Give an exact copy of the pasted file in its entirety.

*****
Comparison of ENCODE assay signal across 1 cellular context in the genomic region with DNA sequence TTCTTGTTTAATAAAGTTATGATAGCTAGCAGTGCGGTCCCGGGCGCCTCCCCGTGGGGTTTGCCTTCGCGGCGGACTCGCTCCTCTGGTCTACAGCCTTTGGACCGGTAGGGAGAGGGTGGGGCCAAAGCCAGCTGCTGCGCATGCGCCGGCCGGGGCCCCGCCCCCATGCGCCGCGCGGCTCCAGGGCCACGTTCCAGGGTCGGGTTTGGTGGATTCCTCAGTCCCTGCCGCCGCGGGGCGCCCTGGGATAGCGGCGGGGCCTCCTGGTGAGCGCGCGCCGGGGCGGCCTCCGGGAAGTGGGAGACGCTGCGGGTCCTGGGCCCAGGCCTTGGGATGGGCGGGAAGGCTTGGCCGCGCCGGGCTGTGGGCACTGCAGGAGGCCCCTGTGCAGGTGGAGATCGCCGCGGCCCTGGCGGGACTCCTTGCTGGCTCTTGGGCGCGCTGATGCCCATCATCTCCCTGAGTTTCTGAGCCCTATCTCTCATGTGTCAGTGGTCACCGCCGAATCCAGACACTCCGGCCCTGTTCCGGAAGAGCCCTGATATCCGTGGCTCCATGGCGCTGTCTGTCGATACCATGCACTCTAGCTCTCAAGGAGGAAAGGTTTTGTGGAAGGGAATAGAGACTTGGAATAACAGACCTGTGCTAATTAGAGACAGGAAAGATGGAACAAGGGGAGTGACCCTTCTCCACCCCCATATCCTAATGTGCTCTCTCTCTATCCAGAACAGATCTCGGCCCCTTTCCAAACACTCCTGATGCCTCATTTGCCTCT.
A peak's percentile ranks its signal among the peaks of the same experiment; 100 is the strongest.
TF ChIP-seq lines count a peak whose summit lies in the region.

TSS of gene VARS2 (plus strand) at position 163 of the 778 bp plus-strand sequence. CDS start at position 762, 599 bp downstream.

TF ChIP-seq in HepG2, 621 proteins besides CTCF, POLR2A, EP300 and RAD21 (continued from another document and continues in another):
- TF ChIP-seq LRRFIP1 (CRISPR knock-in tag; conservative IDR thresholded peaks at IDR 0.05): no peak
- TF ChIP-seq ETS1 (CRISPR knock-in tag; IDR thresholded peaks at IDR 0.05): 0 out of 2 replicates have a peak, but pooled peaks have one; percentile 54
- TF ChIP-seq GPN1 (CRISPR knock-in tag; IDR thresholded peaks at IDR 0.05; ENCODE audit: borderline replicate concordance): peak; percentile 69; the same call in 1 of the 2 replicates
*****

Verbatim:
Comparison of ENCODE assay signal across 1 cellular context in the genomic region with DNA sequence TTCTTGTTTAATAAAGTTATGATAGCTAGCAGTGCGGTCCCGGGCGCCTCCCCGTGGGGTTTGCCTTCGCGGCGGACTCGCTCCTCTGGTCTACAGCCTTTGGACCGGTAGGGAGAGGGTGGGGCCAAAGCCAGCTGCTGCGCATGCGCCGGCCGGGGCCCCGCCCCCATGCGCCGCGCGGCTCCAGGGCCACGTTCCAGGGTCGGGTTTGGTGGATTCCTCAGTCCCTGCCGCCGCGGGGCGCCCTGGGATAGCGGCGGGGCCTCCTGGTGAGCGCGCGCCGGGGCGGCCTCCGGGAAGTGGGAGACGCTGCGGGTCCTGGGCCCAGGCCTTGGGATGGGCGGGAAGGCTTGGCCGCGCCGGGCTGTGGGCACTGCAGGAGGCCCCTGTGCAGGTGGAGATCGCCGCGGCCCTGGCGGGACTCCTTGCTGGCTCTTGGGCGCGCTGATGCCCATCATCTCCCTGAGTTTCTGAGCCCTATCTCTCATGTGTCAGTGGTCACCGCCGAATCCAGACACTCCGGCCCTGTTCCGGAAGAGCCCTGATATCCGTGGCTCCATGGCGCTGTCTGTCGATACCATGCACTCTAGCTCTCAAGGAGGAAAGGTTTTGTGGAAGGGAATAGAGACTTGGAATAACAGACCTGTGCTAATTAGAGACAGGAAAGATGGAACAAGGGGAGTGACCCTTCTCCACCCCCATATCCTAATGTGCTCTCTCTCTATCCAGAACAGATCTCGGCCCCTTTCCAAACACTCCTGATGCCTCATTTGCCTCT.
A peak's percentile ranks its signal among the peaks of the same experiment; 100 is the strongest.
TF ChIP-seq lines count a peak whose summit lies in the region.

TSS of gene VARS2 (plus strand) at position 163 of the 778 bp plus-strand sequence. CDS start at position 762, 599 bp downstream.

TF ChIP-seq in HepG2, 621 proteins besides CTCF, POLR2A, EP300 and RAD21 (continued from another document and continues in another):
- TF ChIP-seq LRRFIP1 (CRISPR knock-in tag; conservative IDR thresholded peaks at IDR 0.05): no peak
- TF ChIP-seq ETS1 (CRISPR knock-in tag; IDR thresholded peaks at IDR 0.05): 0 out of 2 replicates have a peak, but pooled peaks have one; percentile 54
- TF ChIP-seq GPN1 (CRISPR knock-in tag; IDR thresholded peaks at IDR 0.05; ENCODE audit: borderline replicate concordance): peak; percentile 69; the same call in 1 of the 2 replicates